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It is now official that up to 300 employees at the once coveted Mumias Sugar Company, including top managers will be sent home as part of a Sh5 billion bail-out plan by the government to revive the country’s leading sugar producing company. Also to face the sack is a half of the board of directors.
But even as the government plans to resuscitate and save the ailing Mumias Sugar Company from imminent collapse, there is more than meets the eye in the plot. Fear is that a scheme by sugar daddies and mummies to have a friendly management for their own personal gains is secretly being worked out.
It is due to this sinister move that during last week’s meeting chaired by William Ruto, it was agreed the board and management resigns to chart way forward. Surprisingly, Ruto and the government’s intervention comes immediately after Kenya got a one-year reprieve from Comesa not to flood its market with cheap sugar originating from the region.
Before the Sh5 billion bail out by the government, word had it that a move to appoint a foreigner as head of the troubledMumias Sugar Company was in the offing.
Ruto chaired the talks that brought together National Treasury principal secretary Kamau Thugge, firm chairman Dan Ameyo, chief executive Cotts Otolo and which saw called creditors representative in presence. Mumias is strategic to industry players since it accounts for a third of the country’s annual sugar production.
Political leaders from Western region have however vowed that they prefer a local manager who will generate a local solution to the problem facing Mumias.
Mumias has been in the news lately following the release of an audit report that revealed massive financial impropriety at the largest sugar milling company in Kenya.
Eight top managers among them former managing director Peter Kebati, former commercial director Paul Murgor, finance director Chris Chepkoit, warehouse manager Christine Cherotich and the national sales manager Fredrick Nzioki have adversely been mentioned in the damning forensic audit report released by audit firm KPMG.
Leaders from the Western region are however bitter that the rescue package will see employees lose jobs. Mumias East MP Ben Washiali is at the forefront in pushing for the retrenchment. Last week, chaos erupted after Washiali led demonstrations to remove the current office-holders. Washiali is said not to get on well with Ameyo team and has been pushing for their removal. Local MPs invited to participate in the demonstration kept off after it emerged that Washiali had received millions to pay farmers Sh50,000 each to participate. He did not involve his colleagues in parliament. Only Bumula MP Boniface Otsyula was present but was overheard complaining Washiali had shortchanged him. With fear that a number of staff will be laid off, Washiali has found himself in trouble as those to be affected and their families are cursing why they elected him.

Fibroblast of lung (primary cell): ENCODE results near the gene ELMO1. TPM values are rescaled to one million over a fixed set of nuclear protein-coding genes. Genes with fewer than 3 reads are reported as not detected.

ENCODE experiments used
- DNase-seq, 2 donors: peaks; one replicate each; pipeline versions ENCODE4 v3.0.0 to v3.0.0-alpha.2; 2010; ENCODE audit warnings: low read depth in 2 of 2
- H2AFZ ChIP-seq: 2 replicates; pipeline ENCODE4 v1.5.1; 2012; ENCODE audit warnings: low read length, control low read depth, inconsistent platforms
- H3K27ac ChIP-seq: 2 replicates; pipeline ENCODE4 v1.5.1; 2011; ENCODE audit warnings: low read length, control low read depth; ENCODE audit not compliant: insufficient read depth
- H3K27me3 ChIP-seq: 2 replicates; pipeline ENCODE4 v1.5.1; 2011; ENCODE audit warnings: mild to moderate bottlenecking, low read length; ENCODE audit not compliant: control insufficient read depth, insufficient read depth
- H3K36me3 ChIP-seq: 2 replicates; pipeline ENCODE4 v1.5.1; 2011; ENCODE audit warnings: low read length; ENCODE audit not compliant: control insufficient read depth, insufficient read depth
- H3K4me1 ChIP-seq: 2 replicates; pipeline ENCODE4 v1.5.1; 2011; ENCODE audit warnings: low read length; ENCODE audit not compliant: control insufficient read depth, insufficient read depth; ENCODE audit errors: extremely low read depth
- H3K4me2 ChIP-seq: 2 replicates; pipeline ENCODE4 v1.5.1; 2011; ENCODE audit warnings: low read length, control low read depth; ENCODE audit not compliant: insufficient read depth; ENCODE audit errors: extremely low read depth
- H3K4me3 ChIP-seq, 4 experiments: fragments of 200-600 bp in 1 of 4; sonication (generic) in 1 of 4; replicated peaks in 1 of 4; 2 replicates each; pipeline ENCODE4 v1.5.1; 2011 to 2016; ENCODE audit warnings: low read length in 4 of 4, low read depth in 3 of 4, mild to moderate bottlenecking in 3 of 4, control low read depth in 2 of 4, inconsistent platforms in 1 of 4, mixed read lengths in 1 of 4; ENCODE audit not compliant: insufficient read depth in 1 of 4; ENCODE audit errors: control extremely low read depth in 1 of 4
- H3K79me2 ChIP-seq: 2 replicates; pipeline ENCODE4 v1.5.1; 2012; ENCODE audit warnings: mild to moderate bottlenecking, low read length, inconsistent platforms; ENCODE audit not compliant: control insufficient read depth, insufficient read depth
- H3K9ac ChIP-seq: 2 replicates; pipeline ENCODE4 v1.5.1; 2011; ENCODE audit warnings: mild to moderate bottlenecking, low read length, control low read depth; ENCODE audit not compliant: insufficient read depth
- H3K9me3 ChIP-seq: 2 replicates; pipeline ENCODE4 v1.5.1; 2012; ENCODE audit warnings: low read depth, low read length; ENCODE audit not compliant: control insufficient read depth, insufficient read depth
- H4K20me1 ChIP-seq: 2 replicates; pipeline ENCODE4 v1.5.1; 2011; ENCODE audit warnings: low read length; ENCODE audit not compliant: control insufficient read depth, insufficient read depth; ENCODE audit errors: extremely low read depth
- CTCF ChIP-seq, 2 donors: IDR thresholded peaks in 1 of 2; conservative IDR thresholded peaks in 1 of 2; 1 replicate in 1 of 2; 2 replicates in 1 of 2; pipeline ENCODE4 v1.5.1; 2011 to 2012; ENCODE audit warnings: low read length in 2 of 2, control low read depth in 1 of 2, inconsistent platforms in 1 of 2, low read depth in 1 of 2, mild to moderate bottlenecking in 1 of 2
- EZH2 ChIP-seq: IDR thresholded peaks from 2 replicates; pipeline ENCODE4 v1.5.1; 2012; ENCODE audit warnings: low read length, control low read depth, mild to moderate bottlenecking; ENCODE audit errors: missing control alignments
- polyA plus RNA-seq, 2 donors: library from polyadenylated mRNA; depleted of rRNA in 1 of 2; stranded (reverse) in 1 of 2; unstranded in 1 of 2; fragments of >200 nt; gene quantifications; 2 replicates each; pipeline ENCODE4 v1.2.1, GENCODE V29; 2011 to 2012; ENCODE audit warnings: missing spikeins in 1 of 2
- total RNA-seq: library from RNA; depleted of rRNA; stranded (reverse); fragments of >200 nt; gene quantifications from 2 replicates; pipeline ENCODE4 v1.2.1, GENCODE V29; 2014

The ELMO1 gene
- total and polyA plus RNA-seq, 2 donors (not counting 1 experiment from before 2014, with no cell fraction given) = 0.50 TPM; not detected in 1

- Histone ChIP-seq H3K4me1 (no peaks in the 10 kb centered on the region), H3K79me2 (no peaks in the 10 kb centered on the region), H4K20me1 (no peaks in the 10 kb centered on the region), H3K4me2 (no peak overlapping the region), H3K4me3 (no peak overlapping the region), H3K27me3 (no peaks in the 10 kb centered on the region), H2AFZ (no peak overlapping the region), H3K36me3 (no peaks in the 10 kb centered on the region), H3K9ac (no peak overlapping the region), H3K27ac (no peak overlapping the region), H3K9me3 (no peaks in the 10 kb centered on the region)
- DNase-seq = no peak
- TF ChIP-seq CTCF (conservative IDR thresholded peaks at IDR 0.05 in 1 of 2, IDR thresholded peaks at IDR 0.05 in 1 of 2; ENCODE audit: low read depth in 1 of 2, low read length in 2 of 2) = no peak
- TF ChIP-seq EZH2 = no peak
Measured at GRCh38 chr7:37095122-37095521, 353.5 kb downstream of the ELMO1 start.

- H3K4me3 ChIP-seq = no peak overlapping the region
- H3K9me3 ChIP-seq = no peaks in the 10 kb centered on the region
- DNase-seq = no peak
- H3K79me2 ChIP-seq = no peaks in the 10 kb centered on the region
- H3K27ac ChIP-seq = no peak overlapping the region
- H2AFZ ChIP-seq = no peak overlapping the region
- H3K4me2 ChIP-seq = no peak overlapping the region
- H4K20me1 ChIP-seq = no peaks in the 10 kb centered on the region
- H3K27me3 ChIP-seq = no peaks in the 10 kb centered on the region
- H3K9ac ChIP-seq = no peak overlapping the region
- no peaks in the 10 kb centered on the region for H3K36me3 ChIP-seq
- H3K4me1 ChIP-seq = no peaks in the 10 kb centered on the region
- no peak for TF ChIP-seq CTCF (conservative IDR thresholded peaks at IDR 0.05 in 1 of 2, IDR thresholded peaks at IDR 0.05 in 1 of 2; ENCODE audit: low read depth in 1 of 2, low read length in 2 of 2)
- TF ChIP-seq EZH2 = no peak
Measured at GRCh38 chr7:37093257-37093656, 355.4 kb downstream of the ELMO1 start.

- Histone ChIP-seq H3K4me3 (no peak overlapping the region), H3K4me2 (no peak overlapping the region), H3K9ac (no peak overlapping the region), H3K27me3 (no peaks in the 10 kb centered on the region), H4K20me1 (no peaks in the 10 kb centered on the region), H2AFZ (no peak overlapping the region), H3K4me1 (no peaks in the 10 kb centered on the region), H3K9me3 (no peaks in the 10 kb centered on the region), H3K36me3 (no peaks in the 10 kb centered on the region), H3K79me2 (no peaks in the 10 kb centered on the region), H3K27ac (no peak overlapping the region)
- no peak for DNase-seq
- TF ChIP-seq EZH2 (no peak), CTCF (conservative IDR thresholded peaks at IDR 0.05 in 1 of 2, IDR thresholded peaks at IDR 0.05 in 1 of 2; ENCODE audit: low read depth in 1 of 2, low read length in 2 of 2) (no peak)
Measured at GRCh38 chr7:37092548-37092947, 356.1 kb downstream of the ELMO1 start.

Already, tension is high as the 1,900 employees are not sure of their fate. According to sources privy to the details of the meeting, before the government pumps in the Sh5 billion, the deal will see a change in the entire top management.
Among those being targetted for removal include Otolo, John Imbogo the finance director, Charles Owino who is the acting director of human resources, Boniface Makhandia the head of agricultural operations, Wesley Koech who is the director of information and communication technology and Josephat Asira, the director of factory operations.
Others are Diana Barasa who is the acting company secretary/director of legal affairs, Margaret Makhungu-Mukoba, the director of marketing and corporate affairs and Jonathan Mutonyi.
The proposal to sack top management of the company has been discussed and agreed but it is still not known who among the top managers will be shown the exit door. The proposal comes barely a week after farmers held violent demonstrations to eject top management.
Also facing the sack are half of the board of directors which comprises Ameyo who is the board chairman, Otolo who is the MD, James Chege, Nancy Kaminchia, James Opindi, Francis Kipkoech, Mukabanah Massimba and Sarah Serem. Others are Nimrod Namenge, Amuhaya Barasa, Elizabeth Kyengo and Esther Koimett.
According to a report by KPMG, Mumias Sugar is still a viable entity but need a shake-up of its top management and board. “Unless this is done, any debt restructuring plan put forward will not have credibility with lenders,” reads part of the report by KPMG.
The report revealed how employees exploited and profited from loopholes at the miller in what could be the reason why the once economic giant of western Kenya remains a shell of its former past.
Already, the company had placed adverts for the following positions at Mumias Sugar. Chief financial services officer, chief agricultural services officer, chief factory services officer, chief human resource services officer, chief commercial services officer, chief supply chain officer, manager information technology services, manager security, manager risk and compliance, manager cooperate strategy and planning and communications.

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